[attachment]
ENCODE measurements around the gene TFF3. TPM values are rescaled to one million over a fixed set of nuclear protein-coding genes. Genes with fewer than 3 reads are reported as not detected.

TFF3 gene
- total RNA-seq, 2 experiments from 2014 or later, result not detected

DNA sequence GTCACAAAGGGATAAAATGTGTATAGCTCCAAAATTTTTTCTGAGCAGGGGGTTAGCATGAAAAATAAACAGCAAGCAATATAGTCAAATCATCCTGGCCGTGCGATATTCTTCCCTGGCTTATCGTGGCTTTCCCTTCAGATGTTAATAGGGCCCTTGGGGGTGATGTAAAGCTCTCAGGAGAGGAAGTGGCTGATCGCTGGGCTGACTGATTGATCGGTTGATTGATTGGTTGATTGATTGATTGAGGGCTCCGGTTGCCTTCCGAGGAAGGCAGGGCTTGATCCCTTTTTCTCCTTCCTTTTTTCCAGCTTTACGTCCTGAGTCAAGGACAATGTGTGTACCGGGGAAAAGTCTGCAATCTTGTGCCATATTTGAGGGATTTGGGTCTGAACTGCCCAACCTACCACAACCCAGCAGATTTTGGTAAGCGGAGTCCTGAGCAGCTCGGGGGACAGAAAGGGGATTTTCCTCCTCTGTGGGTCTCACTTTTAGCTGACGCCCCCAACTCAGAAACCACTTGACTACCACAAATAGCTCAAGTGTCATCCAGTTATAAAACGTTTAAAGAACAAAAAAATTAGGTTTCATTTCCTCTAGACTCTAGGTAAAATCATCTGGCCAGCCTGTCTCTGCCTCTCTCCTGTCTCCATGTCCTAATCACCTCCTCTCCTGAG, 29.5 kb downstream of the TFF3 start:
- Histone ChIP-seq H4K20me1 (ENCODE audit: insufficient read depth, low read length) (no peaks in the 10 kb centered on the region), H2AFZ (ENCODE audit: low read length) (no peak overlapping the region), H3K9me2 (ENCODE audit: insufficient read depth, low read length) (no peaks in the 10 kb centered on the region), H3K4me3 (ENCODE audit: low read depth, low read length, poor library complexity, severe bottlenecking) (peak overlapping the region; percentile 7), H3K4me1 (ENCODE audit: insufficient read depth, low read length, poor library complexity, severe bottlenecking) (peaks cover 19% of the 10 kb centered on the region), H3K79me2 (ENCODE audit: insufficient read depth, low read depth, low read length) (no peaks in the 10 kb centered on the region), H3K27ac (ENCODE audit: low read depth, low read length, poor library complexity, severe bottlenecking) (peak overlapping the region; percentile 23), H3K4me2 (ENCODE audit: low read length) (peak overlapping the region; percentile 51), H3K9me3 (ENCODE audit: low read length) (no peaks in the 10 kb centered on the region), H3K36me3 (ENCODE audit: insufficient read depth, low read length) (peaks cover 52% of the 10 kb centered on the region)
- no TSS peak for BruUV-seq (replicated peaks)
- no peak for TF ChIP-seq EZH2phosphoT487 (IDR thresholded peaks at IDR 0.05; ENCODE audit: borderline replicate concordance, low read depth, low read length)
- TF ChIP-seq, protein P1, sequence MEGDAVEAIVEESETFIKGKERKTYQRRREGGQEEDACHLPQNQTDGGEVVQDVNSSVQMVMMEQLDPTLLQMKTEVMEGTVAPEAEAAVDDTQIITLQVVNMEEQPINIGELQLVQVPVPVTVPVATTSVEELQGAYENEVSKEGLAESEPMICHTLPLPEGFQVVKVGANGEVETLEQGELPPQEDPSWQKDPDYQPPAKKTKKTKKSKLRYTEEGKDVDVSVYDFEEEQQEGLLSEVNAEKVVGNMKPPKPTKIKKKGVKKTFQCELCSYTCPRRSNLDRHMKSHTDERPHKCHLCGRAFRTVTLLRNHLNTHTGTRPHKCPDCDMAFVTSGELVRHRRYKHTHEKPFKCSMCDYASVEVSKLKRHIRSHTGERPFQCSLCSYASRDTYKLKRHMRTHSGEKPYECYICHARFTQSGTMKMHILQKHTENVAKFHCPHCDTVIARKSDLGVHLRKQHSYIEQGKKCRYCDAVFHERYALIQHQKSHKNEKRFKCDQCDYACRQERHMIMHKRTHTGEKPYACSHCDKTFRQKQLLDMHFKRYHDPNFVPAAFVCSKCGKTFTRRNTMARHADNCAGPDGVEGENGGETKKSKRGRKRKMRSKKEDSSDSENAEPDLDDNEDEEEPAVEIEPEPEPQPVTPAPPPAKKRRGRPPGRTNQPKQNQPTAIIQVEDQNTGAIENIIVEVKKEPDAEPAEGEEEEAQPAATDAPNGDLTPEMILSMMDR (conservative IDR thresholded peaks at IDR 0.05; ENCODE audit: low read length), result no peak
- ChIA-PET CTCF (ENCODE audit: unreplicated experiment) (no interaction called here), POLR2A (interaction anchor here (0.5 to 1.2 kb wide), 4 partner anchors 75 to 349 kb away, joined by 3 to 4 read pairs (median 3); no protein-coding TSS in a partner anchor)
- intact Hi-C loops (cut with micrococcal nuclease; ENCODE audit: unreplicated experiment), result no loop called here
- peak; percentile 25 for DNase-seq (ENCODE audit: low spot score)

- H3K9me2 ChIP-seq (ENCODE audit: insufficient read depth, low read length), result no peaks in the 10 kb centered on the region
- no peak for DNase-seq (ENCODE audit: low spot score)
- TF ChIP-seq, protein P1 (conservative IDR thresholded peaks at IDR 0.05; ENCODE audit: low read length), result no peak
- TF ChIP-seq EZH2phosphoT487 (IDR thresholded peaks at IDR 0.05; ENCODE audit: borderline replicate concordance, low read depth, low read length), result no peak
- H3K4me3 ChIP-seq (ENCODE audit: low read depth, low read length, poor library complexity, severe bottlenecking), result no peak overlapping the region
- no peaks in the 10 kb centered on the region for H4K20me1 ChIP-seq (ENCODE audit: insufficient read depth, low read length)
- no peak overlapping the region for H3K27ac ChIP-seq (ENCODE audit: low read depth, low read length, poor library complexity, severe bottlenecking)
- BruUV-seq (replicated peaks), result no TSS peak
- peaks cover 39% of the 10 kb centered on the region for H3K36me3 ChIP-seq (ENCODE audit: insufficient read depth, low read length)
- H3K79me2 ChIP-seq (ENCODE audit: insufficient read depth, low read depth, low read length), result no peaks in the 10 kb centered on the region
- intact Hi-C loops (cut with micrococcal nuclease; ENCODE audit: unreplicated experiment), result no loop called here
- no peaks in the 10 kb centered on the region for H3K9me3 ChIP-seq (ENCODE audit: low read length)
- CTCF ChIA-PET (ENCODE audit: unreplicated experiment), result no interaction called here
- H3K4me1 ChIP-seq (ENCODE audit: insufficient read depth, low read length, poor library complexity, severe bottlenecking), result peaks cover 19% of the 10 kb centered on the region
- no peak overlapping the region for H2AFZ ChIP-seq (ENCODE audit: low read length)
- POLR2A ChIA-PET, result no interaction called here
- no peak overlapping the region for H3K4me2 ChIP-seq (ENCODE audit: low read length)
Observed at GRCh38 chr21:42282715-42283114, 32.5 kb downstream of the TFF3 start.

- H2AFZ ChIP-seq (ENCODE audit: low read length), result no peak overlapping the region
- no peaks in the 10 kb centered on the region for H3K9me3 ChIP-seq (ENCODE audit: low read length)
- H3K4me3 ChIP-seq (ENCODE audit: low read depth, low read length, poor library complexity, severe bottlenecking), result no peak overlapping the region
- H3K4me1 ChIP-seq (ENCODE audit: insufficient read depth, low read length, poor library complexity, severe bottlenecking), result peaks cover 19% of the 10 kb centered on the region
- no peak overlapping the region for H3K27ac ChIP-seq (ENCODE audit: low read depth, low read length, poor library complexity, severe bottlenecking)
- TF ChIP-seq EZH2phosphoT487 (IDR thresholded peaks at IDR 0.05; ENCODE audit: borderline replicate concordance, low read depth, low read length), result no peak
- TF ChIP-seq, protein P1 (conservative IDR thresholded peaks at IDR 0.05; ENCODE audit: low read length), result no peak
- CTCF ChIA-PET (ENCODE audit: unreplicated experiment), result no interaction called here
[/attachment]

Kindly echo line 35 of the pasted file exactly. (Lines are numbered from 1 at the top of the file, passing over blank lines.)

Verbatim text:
- TF ChIP-seq EZH2phosphoT487 (IDR thresholded peaks at IDR 0.05; ENCODE audit: borderline replicate concordance, low read depth, low read length), result no peak